Sunday, January 5, 2014

12/28/12 - The Master and Mother!@#$er - pt 1

"Once in 1919 when I was traveling at night by train I wrote a short story. In the town where the train stopped, I took the story to the publisher of the newspaper, in the hopes that he would publish my story. He told me it was the worst thing he had ever read, so I tore it up before him and left without saying a word. 

"I never tried my hand at it again. I have been too busy with other things, since.

"Many important things."

- Mikhail Bulgakov (Head of SQUASH): 1891-1991

* * *

April 30th, 1966

"I have to say, Colonel, that I am... uncomfortable with what we are about to do."

The dark-uniformed man pushing Colonel Bulgakov's wheelchair down the long, damp, concrete hallway is white-faced and sweating -- almost stammering. That might be the reason why the twisted and sickly person in the well-padded chair doesn't fix his one good eye on him and give him the Look of Death. 

Or maybe the man they call The Writer (but only ever well-behind his back) is in just too good a mood to be bothered.

"It is a logical extension of our current works, Comrade Sharik," Bulgakov says, his voice a harsh and grating thing: "Our thaumathematicians reach into the realms beyond ours to bring forth etheric weapons for Mother Russia all the time, and with some success-"

"Yes, Colonel Bulgakov, but we only ever get the smallest of creatures in this fashion. Our equations can neither summon nor control anything larger. And yet tonight-"

"Tonight we risk it all, Comrade!" the man in the chair shouts, pounding a withered fist on the side of the chair: "The answer was before us all along! Why should we settle for what small creatures we could nudge our way when we could speak to the head of the zoo, and have the largest cages unlocked? If there are greater formulas and hidden proofs to be had, then this greatest of etheric creatures must have them. And soon we, too, will share in them."

"But at what cost, Colonel?" Sharik asks as they approach the black steel door at the end of the hallway: "Making a deal with... with this? Does it not stand against all that our Soviet Union stands for? How can we say we've thrown off superstition if we're willing to summon up the Devil?"

That's done it, then. The Colonel slowly turns around in his chair, and fixes his stammering lackey with that one, good eye: the one that's as red as blood and so shot through with veins and cataracts that it looks like broken glass. 

"We are not calling up the Devil, Comrade Sharik," the man sneers, his voice like deadly thunder: "We are making contact with a primary ultraterrestrial intelligence. A mathematical intellect of the highest degree. We have scraped the superstition away from one of the oldest sciences Man has ever developed, and used it in service to the state!"

"Of course, Colonel-"

"And you would do well to remember that, should you wish to continue serving in our organization, yes?"

"Yes, Colonel," the man stammers, nodding so enthusiastically his officers' cap almost flops off: "I understand, sir. And I do wish to serve."

"Good, Comrade. Remember where I found you, all those years ago. And remember that I can have you put right back there, too."

"Of course, Colonel," the man stammers some more, bumbling around the chair in his pants-!@#$ting fear and putting his hands on the black door.

The moment he does, it glows, ever so much. Then the light is gone, and with it is the door.

And beyond it lies mathematically-sound horror.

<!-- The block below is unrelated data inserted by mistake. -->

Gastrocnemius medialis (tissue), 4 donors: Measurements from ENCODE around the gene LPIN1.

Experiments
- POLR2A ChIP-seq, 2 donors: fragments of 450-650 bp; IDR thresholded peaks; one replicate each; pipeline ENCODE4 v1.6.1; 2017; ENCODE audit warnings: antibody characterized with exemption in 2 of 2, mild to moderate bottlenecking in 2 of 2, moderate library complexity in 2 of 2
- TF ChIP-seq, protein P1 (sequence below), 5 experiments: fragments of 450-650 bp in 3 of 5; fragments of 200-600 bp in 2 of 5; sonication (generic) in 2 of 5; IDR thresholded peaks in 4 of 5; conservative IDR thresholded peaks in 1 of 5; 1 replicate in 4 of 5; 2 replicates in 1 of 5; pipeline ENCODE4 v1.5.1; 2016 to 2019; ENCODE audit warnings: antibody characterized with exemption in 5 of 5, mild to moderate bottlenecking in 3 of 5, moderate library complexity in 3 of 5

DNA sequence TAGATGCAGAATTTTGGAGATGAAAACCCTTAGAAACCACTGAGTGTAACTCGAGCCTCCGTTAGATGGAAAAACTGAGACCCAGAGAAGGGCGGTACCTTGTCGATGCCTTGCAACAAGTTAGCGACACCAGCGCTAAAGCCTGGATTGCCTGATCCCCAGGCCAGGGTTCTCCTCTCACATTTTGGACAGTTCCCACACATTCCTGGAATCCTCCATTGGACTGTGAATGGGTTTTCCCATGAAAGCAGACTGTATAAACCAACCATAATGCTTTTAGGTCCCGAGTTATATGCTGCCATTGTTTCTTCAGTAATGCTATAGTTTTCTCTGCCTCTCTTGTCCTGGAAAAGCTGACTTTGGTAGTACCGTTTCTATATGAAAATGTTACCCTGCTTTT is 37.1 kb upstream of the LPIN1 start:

* * *

So how did this withered and broken fellow, Mikhail Afanasyevich Bulgakov, become the head of SQUASH, most feared of all the Soviet Union's many spy organizations, you may ask?

Well, there lies a story. It is not a pretty story, but very little in Russia ever is. It is almost as if God insists that anything that happens here must be tainted, just to keep us from ever getting too high above ourselves.

He wipes his !@#$ with us, God does, and then sends down the snow to help us clean ourselves up.

So, the story. Here is a man who has many things going for him. He is born into a well-bred, wealthy, and loving family. There he grows up kind and intelligent, and becomes well-educated. He learns art and literature, goes into medicine, marries well. 

Everything is going fine for him, and there is no reason that it should not. But then there is war. Several wars, really. 

And this is when things must change for Mikhail Afanasyevich.

The first is, of course, the First World War. It has him on the frontlines, tending to the wounded. There he gets a reputation for being quite the lifesaver. Some even call him an angel of mercy in disguise.

But the front lines are always under heavy fire. Mikhail is himself wounded, and quite badly. He may well have died, except that, while he was in the hospital, something happened.

What exactly was this thing? We do not know. It is nowhere in his files, and he has not spoken of it. 

But one night he was on his bed, perhaps dying, perhaps not. And the next morning he was standing at the window, asking when he might leave and get back to work. 

And not so much as a scar upon him! How strange, indeed. 

(Stranger still that, from that time on, he has nothing more to do with his family, with whom he was once quite close...)

So, Mikhail goes back to the front for a time, but he is no longer quite the lifesaving angel he once was. Perhaps his injuries have dulled his skills, or perhaps it is just bad luck. But the men begin to dread seeing him at the front, with them. 

He is no longer their angel of mercy, you see. Now he is perhaps an angel of death, come to take them away.

That war is interrupted by another war. This time it is the Civil War. The Revolution. Call it what you will, it ends with the old Tsarist order swept away and the new, Soviet state standing in its place.

His family is now in Paris, but still he is considered a liability because of their connection to how things were. Under normal circumstances, the Cheka would pick him up, and he would have disappeared, along with all those other people that vanished during those early, feverish years. 

But our Mikhail Afanasyevich? He does not wish to wait for the secret police. No, he goes to them, and, after a time of not being seen, he comes out the other end as one of their interrogators. 

Quite an enthusiastic little worker, they say officially. Unofficially, they say he is the sickest bastard they have ever had to work with. Very inventive. Very effective.